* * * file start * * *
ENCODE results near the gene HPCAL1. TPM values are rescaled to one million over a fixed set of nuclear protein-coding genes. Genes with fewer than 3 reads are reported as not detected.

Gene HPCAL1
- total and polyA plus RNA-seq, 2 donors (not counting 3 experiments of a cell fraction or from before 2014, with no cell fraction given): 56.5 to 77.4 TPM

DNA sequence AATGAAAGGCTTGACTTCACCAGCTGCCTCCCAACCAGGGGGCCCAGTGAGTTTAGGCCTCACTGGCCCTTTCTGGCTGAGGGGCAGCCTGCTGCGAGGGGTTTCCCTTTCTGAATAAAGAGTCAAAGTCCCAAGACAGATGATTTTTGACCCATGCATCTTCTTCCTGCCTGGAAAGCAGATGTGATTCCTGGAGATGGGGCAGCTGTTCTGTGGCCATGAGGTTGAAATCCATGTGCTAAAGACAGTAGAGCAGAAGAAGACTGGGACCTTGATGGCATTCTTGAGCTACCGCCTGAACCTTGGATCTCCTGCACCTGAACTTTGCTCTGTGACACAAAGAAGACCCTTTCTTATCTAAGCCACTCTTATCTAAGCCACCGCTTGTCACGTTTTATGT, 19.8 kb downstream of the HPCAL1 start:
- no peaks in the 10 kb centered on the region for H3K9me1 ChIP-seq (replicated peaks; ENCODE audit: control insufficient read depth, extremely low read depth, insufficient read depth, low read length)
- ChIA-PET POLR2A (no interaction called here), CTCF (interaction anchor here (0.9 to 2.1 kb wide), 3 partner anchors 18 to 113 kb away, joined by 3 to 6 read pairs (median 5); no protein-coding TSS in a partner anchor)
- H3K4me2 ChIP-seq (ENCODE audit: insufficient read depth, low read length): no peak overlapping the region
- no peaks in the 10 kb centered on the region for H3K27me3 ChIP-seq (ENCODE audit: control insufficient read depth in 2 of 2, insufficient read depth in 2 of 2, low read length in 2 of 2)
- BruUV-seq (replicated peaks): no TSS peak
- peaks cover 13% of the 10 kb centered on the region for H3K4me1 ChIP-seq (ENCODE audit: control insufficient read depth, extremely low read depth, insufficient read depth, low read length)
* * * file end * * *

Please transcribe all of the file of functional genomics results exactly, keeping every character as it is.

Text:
ENCODE results near the gene HPCAL1. TPM values are rescaled to one million over a fixed set of nuclear protein-coding genes. Genes with fewer than 3 reads are reported as not detected.

Gene HPCAL1
- total and polyA plus RNA-seq, 2 donors (not counting 3 experiments of a cell fraction or from before 2014, with no cell fraction given): 56.5 to 77.4 TPM

DNA sequence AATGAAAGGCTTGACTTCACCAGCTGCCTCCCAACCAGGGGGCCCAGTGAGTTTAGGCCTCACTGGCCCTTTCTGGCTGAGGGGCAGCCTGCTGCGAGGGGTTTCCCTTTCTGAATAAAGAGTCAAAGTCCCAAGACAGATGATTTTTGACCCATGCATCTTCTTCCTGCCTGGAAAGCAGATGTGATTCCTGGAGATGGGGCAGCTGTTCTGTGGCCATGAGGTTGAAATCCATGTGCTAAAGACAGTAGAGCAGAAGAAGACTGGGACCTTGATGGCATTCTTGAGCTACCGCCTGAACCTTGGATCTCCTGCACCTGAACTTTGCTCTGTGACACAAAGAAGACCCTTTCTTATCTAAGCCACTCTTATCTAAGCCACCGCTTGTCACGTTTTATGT, 19.8 kb downstream of the HPCAL1 start:
- no peaks in the 10 kb centered on the region for H3K9me1 ChIP-seq (replicated peaks; ENCODE audit: control insufficient read depth, extremely low read depth, insufficient read depth, low read length)
- ChIA-PET POLR2A (no interaction called here), CTCF (interaction anchor here (0.9 to 2.1 kb wide), 3 partner anchors 18 to 113 kb away, joined by 3 to 6 read pairs (median 5); no protein-coding TSS in a partner anchor)
- H3K4me2 ChIP-seq (ENCODE audit: insufficient read depth, low read length): no peak overlapping the region
- no peaks in the 10 kb centered on the region for H3K27me3 ChIP-seq (ENCODE audit: control insufficient read depth in 2 of 2, insufficient read depth in 2 of 2, low read length in 2 of 2)
- BruUV-seq (replicated peaks): no TSS peak
- peaks cover 13% of the 10 kb centered on the region for H3K4me1 ChIP-seq (ENCODE audit: control insufficient read depth, extremely low read depth, insufficient read depth, low read length)